July 2019
Volume 60, Issue 9
Open Access
ARVO Annual Meeting Abstract  |   July 2019
Tpm3.1 prevents the acquisition of the myofibroblast phenotype by lens cells, suppressing cataract development
Author Affiliations & Notes
  • Justin Parreno
    Molecular Medicine, The Scripps Research Institute, La Jolla, California, United States
  • Michael Amadeo
    Molecular Medicine, The Scripps Research Institute, La Jolla, California, United States
  • Velia M Fowler
    Molecular Medicine, The Scripps Research Institute, La Jolla, California, United States
  • Footnotes
    Commercial Relationships   Justin Parreno, None; Michael Amadeo, None; Velia Fowler, None
  • Footnotes
    Support  NIH Grant R01-EY017724
Investigative Ophthalmology & Visual Science July 2019, Vol.60, 4792. doi:
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      Justin Parreno, Michael Amadeo, Velia M Fowler; Tpm3.1 prevents the acquisition of the myofibroblast phenotype by lens cells, suppressing cataract development. Invest. Ophthalmol. Vis. Sci. 2019;60(9):4792.

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      © ARVO (1962-2015); The Authors (2016-present)

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Abstract

Purpose : Cataracts are opaque regions in the eye lens resulting in blurred vision. They are the most common cause of vision loss and eventual blindness after the age of 40 worldwide. The transition of anterior lens epithelial cells into myofibroblasts (EMyT) plays a major role in the development of cataracts. One central event in EMyT is the reorganization of actin into stress fibers. To explore whether actin stress fibers can be targeted to impede EMyT, in this study, we investigate the regulation of actin stress fibers by tropomyosins (Tpms). Tpms bind along actin filaments (F-actin) to stabilize them and coordinate their interactions with other molecules. There are 40 different Tpm isoforms, each with unique binding properties; six of these isoforms are known to associate with actin in stress fibers. We hypothesize that repression of stress fiber–associated Tpms may prevent lens EMyT.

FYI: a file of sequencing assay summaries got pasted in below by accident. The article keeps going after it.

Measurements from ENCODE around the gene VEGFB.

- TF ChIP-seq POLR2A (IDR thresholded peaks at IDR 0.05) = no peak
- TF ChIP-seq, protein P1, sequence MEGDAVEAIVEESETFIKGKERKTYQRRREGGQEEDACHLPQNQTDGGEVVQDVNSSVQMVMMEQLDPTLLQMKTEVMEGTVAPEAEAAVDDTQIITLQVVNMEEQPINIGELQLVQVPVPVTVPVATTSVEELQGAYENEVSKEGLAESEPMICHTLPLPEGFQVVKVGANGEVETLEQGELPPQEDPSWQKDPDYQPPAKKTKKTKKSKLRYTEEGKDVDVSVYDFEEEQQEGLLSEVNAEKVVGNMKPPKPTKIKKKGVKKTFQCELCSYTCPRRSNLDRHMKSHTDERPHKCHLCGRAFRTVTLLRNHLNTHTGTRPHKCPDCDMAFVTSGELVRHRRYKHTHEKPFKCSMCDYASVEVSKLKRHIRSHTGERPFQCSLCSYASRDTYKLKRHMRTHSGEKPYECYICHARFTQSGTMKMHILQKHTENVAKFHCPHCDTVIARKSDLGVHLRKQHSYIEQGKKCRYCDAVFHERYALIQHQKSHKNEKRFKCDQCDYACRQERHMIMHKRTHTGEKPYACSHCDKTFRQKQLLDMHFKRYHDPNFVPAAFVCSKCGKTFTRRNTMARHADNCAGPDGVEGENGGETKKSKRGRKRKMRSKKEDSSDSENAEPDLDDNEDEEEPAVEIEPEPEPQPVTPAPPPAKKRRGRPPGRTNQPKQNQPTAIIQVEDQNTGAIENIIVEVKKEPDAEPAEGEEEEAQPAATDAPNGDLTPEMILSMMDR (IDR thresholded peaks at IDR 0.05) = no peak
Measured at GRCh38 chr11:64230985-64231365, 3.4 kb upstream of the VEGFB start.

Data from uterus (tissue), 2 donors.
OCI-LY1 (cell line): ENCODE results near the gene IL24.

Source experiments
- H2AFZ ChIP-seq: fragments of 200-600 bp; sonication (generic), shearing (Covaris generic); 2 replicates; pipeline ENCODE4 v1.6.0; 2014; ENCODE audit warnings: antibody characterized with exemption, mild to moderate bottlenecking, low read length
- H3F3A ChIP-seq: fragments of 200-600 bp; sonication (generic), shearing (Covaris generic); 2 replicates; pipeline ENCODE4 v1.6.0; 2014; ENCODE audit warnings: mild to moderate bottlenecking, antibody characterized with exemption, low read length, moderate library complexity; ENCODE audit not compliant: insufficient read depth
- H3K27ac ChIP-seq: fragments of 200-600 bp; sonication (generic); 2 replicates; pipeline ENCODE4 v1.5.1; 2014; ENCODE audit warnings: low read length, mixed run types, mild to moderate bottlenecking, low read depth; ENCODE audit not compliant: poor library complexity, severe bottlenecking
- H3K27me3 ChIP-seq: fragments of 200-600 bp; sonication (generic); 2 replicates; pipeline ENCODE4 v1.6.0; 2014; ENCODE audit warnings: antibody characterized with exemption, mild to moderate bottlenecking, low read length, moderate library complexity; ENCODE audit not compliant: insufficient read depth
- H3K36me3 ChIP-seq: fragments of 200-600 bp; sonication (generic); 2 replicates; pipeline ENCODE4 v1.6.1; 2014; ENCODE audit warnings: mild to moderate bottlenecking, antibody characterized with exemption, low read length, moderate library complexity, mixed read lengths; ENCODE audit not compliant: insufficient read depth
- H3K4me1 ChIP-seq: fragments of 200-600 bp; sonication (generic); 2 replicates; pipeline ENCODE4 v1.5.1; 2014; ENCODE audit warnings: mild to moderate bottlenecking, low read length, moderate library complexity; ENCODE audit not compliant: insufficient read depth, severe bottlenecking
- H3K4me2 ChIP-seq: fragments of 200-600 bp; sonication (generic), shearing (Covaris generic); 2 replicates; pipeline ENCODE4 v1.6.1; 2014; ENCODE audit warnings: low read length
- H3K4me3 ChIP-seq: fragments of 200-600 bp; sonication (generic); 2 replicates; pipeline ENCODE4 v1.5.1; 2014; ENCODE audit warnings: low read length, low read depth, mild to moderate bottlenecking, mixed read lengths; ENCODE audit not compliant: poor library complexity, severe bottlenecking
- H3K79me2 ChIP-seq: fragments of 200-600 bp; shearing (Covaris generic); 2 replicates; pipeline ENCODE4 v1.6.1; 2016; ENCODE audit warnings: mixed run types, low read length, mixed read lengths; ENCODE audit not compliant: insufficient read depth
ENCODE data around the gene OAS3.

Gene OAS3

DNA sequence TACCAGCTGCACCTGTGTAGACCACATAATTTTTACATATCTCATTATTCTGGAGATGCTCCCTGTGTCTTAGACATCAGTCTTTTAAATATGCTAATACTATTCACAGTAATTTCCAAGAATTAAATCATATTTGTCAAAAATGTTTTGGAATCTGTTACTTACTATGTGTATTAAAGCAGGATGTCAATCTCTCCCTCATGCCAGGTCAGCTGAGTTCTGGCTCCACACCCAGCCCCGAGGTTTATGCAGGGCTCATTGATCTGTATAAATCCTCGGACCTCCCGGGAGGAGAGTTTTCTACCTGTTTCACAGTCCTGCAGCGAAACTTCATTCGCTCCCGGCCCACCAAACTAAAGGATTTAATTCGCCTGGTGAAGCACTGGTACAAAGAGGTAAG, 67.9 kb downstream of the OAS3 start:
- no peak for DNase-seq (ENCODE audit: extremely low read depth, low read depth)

Methods : We induced EMyT in immortalized mouse lens cells and whole mouse lenses using TGFβ2. Tpm isoform gene and protein levels were determined using RT-PCR and Wes immunoassay, respectively. The distribution of Tpm within the cells was assessed via confocal microscopy. To examine the function of the Tpm3.1 isoform, we used a pharmacological inhibitor (TR100) as well as Tpm3.1 knockout mouse lenses.

Results : We determined that immortalized mouse lens epithelial cells express eight Tpm isoforms, four of which (Tpms 1.7, 2.1, 3.1, and 4.2) are upregulated by treatment with TGFβ2 to induce EMyT. Out of these four isoforms, Tpm3.1 is the most substantially upregulated, and we confirmed by immunocytochemistry that it associates with actin in stress fibers. For these reasons, we explored whether targeting Tpm3.1 could prevent stress fiber formation and EMyT. Our treatment of the cultured lens cells with TR100 prevented the TGFβ2-induced development of stress fibers as well as the upregulation of αSMA. We also determined that Tpm3.1 promotes the incorporation of αSMA into F-actin within stress fibers. To verify the role of Tpm3.1 in EMyT, we examined whole lenses from Tpm3.1 knockout mice and confirmed the suppression of both TGFβ2-induced stress fiber formation and αSMA upregulation.

Conclusions : Our findings demonstrate that repression of stress fiber–associated Tpm3.1 reduces lens EMyT. Therefore, targeting Tpm3.1 may present a therapeutic opportunity to prevent cataracts in vivo.

This abstract was presented at the 2019 ARVO Annual Meeting, held in Vancouver, Canada, April 28 - May 2, 2019.

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